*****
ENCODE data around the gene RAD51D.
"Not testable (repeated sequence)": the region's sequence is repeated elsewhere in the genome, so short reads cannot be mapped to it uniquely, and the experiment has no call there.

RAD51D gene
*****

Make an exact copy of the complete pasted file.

ENCODE data around the gene RAD51D.
"Not testable (repeated sequence)": the region's sequence is repeated elsewhere in the genome, so short reads cannot be mapped to it uniquely, and the experiment has no call there.

RAD51D gene